‘Teaching Tabitha to Knit’ by Carole Bromley

  See, I haven’t done this for years. Take one knitting needle in each hand. No, hold it nearer the end, that’s it. Now wind the yarn round that one. Hang on, I’ll give you a hand. OK, now kind of make a loop, see? Try tucking one needle under your arm. In over through off. It’s like a poem! A really messy one with … Continue reading ‘Teaching Tabitha to Knit’ by Carole Bromley

‘Finn MacCool offers his thumb’ by Laura McKee

  to my salmon lips to see if I’m ready and when I drip when I spit it burns tells him all he needs to know and he wants to suck the knowing out of me     Author’s note: The Salmon of Knowledge is one of many stories surrounding the legend of Finn MacCool (Fionn mac Cumhaill)   A recording of Laura McKee reading … Continue reading ‘Finn MacCool offers his thumb’ by Laura McKee

‘The Data Quality Analyst’s Lot’ by Hilaire

  For every if, an else, a then. For every cursor, a loop that ends. Each open bracket must be closed; so single quotes must come in pairs and double quotes—ditto. Her joy is found in datasets, in structured queries and parsed syntax. Wild cards flourish within her fields, while table by table she builds her joins on left or right, eschewing Cartesian product for … Continue reading ‘The Data Quality Analyst’s Lot’ by Hilaire

‘Willard Wigan’ by Mat Riches

Willard Wigan His miniature sculptures are like “passing a pin through a bubble without bursting it.” – Willard Wigan & “Ant-eye level art” – Maev Kennedy – Guardian 13.04.00   It can be like balancing an ocean liner on a granule of sugar. It’s like passing a pin through a bubble without bursting it. Well yes, and, then again, no. I want to get to … Continue reading ‘Willard Wigan’ by Mat Riches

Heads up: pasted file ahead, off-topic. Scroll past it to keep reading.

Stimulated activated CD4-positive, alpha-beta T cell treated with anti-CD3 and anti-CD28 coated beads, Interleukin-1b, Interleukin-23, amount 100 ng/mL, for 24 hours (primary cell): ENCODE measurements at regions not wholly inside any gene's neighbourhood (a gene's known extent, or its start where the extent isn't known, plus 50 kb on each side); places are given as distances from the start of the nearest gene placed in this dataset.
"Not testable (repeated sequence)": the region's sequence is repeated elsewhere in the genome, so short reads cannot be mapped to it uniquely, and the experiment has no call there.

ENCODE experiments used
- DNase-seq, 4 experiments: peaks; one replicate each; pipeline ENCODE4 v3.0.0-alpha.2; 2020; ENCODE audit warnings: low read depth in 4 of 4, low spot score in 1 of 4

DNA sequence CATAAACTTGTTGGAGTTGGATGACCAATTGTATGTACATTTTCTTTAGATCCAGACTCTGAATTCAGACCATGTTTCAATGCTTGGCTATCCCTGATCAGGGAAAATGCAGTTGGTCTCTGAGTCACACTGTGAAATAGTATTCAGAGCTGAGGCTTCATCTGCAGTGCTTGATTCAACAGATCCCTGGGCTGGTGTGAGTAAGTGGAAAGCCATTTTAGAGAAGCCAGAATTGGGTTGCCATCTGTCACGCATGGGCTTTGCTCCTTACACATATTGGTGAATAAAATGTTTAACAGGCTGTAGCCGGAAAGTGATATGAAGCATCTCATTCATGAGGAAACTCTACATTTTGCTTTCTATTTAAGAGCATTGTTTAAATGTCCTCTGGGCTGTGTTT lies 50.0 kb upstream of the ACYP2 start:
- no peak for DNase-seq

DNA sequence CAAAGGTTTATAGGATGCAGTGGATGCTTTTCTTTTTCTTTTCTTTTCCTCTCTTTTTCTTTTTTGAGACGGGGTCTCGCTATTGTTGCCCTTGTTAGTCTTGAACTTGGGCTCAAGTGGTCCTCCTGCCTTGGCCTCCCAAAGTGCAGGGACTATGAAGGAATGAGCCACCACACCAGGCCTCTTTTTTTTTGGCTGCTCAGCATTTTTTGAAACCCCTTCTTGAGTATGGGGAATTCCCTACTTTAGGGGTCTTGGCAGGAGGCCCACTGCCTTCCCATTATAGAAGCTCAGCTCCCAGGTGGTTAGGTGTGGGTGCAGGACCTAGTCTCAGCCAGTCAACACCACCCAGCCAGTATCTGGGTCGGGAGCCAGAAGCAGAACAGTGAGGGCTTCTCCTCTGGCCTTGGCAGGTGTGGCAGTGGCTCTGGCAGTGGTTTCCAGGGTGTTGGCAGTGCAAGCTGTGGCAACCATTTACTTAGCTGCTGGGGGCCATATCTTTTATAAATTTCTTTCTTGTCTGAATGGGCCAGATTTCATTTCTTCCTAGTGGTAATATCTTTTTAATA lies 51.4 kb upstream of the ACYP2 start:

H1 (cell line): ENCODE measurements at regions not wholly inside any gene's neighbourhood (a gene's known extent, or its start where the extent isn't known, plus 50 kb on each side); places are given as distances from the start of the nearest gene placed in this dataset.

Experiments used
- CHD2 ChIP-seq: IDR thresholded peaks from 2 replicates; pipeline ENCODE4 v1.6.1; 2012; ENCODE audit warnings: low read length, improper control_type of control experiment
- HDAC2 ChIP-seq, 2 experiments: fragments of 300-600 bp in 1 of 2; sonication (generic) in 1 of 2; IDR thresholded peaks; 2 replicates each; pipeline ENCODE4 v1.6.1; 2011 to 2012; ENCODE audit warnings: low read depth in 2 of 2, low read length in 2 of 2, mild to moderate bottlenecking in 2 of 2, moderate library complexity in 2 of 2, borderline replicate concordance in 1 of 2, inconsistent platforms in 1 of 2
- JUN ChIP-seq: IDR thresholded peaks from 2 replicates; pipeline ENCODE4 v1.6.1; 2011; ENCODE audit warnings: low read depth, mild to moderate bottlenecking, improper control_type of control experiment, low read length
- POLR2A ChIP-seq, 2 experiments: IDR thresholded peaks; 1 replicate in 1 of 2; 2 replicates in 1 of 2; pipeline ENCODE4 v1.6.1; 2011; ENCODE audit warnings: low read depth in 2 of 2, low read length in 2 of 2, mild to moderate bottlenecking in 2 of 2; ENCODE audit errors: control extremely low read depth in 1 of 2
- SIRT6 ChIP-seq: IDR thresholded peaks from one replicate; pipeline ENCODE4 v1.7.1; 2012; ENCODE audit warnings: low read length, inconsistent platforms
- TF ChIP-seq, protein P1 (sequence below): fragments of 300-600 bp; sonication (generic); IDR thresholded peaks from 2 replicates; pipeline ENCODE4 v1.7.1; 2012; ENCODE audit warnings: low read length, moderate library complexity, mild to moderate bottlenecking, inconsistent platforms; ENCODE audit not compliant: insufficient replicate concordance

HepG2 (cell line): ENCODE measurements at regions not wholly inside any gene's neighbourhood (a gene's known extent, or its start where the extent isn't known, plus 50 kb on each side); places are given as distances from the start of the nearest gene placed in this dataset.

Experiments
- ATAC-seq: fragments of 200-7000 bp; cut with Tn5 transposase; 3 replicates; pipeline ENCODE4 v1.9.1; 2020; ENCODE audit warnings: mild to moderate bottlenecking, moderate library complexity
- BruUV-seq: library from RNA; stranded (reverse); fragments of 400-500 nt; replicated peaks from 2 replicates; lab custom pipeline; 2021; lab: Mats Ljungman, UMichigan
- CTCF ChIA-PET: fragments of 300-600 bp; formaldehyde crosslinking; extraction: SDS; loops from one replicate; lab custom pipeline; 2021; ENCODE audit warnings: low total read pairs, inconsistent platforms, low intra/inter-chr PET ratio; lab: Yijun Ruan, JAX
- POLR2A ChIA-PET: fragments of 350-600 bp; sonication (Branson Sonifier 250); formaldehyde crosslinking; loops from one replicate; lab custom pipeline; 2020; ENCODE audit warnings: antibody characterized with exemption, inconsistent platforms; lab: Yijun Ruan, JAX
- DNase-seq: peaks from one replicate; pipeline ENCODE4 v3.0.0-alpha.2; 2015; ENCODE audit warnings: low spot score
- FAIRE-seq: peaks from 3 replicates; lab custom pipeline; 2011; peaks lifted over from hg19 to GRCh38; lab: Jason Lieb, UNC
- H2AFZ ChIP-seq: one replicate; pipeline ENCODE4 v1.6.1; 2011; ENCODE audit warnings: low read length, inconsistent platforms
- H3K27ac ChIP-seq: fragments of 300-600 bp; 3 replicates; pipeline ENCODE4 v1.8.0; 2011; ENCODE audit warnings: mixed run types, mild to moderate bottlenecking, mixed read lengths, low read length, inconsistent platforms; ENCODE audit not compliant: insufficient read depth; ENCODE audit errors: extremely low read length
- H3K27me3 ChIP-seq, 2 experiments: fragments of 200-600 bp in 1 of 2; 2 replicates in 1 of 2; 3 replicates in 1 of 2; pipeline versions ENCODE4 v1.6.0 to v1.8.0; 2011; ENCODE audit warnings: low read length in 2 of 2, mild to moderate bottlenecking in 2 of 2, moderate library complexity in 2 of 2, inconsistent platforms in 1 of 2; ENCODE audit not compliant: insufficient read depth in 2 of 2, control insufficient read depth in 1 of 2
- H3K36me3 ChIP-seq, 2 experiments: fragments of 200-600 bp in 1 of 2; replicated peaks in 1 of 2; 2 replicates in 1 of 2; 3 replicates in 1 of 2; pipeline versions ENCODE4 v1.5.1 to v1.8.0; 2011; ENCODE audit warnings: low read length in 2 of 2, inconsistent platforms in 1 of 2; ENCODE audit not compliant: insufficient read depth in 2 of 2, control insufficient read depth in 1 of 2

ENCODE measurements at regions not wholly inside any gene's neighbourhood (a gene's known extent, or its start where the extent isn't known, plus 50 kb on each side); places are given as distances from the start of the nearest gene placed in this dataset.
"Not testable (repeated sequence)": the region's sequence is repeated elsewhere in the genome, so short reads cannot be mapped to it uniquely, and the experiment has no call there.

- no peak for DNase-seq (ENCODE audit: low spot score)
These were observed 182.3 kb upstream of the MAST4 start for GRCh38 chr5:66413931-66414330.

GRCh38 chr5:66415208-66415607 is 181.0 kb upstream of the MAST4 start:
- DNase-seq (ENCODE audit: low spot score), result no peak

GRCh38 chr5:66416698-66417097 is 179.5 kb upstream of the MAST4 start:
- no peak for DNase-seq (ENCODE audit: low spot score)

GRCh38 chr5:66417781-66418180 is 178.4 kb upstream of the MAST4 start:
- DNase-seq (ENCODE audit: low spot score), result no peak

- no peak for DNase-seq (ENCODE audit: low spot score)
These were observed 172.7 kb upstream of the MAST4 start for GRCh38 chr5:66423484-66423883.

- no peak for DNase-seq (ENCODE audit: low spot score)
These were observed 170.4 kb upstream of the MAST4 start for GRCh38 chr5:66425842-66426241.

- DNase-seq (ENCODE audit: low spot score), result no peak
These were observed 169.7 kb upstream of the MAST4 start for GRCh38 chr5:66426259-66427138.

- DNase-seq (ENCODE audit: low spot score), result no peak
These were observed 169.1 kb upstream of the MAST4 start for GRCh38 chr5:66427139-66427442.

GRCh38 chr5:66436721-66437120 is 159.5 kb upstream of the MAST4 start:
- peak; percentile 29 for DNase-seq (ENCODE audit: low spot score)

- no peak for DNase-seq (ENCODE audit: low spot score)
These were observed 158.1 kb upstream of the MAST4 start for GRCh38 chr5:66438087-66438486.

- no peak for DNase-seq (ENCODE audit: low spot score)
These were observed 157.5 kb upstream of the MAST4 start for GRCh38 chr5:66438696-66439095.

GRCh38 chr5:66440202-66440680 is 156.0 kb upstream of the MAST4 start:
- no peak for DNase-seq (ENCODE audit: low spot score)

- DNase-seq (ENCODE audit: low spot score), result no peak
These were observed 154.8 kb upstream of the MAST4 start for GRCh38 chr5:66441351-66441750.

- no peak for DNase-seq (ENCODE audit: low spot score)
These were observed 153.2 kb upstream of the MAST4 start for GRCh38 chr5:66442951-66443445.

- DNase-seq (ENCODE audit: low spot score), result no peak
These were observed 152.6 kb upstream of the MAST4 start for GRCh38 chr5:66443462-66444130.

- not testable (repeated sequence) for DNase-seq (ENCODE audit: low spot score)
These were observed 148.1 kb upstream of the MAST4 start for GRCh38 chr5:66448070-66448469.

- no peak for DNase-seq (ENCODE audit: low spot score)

‘The Dark Smoothness of an Old Revolver’ by Catherine Edmunds

  Oh, those Audrey Hepburn sunglasses! A man should get drunk now and then out of principle, like those of us here, defeated by life, scorned by the Trouville set. I’m sorry, I seem to have momentarily mislaid my muse, and am therefore inclined towards a certain delicious depravity. It is a little dear here, but the climate is impeccable.   (previously unpublished)   Click … Continue reading ‘The Dark Smoothness of an Old Revolver’ by Catherine Edmunds

‘My Life as a Film’ by William Thirsk-Gaskill

  It is shot in black and white, with subtitles and set aboard a German U-boat in World War Two, called U-214, nicknamed “The Berlin Bear”. The Captain downs shots of schnapps in every scene except when the boat is pursuing or being pursued. His exterior of brutality is a pretence and he secretly hates the First Mate, who is a card-carrying Nazi. He has … Continue reading ‘My Life as a Film’ by William Thirsk-Gaskill

‘Crates’ by Jo Bell

  Observe that when I speak of crates your mind provides one straight away. Likely you are thinking of the fruiterer’s crate: a shallow slatted box of rain-matted pine, the archetype of apples stencilled on the side, a cartouche slot above it for a grocer’s hand. Your crate may be the sturdy plastic tub of the eco-minded council, waiting at the gate with all its … Continue reading ‘Crates’ by Jo Bell

‘Honeymoon’ by Josephine Corcoran

  I wouldn’t call it a honeymoon, those muffled nights in mothballed rooms. With cake in the boot we pilgrimmed north, taking a young marriage to old widows, my father’s brothers dead, their crucifixes still hanging. In each house we were given the double bed, my aunties inviting us to fornicate on concave mattresses containing dead men’s seed. Had we come one week before, you … Continue reading ‘Honeymoon’ by Josephine Corcoran